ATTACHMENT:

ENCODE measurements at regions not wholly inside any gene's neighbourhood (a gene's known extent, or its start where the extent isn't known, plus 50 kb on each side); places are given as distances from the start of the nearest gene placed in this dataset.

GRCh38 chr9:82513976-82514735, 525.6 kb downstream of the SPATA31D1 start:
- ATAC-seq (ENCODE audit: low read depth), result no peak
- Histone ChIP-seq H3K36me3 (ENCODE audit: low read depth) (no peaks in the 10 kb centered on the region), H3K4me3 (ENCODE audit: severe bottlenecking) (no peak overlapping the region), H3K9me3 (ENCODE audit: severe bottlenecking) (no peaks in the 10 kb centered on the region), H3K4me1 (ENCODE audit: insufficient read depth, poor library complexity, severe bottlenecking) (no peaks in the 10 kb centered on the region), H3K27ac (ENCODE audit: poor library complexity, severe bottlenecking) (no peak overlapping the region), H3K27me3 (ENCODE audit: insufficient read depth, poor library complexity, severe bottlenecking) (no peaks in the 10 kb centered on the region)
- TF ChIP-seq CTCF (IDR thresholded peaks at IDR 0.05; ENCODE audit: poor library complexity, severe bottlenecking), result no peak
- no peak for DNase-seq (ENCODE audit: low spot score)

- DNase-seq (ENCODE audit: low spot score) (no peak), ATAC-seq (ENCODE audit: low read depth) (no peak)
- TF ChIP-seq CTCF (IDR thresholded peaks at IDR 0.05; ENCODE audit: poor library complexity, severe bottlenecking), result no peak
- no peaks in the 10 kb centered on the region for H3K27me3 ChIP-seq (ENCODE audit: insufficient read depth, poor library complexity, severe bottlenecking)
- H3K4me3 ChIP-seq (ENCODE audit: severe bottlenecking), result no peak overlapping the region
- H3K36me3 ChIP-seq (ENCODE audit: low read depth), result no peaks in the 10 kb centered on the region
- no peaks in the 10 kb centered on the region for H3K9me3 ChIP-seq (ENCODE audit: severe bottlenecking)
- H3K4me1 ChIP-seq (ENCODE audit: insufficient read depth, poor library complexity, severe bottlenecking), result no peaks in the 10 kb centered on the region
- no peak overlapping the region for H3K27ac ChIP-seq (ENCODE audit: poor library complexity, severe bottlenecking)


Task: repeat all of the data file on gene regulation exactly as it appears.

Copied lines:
ENCODE measurements at regions not wholly inside any gene's neighbourhood (a gene's known extent, or its start where the extent isn't known, plus 50 kb on each side); places are given as distances from the start of the nearest gene placed in this dataset.

GRCh38 chr9:82513976-82514735, 525.6 kb downstream of the SPATA31D1 start:
- ATAC-seq (ENCODE audit: low read depth), result no peak
- Histone ChIP-seq H3K36me3 (ENCODE audit: low read depth) (no peaks in the 10 kb centered on the region), H3K4me3 (ENCODE audit: severe bottlenecking) (no peak overlapping the region), H3K9me3 (ENCODE audit: severe bottlenecking) (no peaks in the 10 kb centered on the region), H3K4me1 (ENCODE audit: insufficient read depth, poor library complexity, severe bottlenecking) (no peaks in the 10 kb centered on the region), H3K27ac (ENCODE audit: poor library complexity, severe bottlenecking) (no peak overlapping the region), H3K27me3 (ENCODE audit: insufficient read depth, poor library complexity, severe bottlenecking) (no peaks in the 10 kb centered on the region)
- TF ChIP-seq CTCF (IDR thresholded peaks at IDR 0.05; ENCODE audit: poor library complexity, severe bottlenecking), result no peak
- no peak for DNase-seq (ENCODE audit: low spot score)

- DNase-seq (ENCODE audit: low spot score) (no peak), ATAC-seq (ENCODE audit: low read depth) (no peak)
- TF ChIP-seq CTCF (IDR thresholded peaks at IDR 0.05; ENCODE audit: poor library complexity, severe bottlenecking), result no peak
- no peaks in the 10 kb centered on the region for H3K27me3 ChIP-seq (ENCODE audit: insufficient read depth, poor library complexity, severe bottlenecking)
- H3K4me3 ChIP-seq (ENCODE audit: severe bottlenecking), result no peak overlapping the region
- H3K36me3 ChIP-seq (ENCODE audit: low read depth), result no peaks in the 10 kb centered on the region
- no peaks in the 10 kb centered on the region for H3K9me3 ChIP-seq (ENCODE audit: severe bottlenecking)
- H3K4me1 ChIP-seq (ENCODE audit: insufficient read depth, poor library complexity, severe bottlenecking), result no peaks in the 10 kb centered on the region
- no peak overlapping the region for H3K27ac ChIP-seq (ENCODE audit: poor library complexity, severe bottlenecking)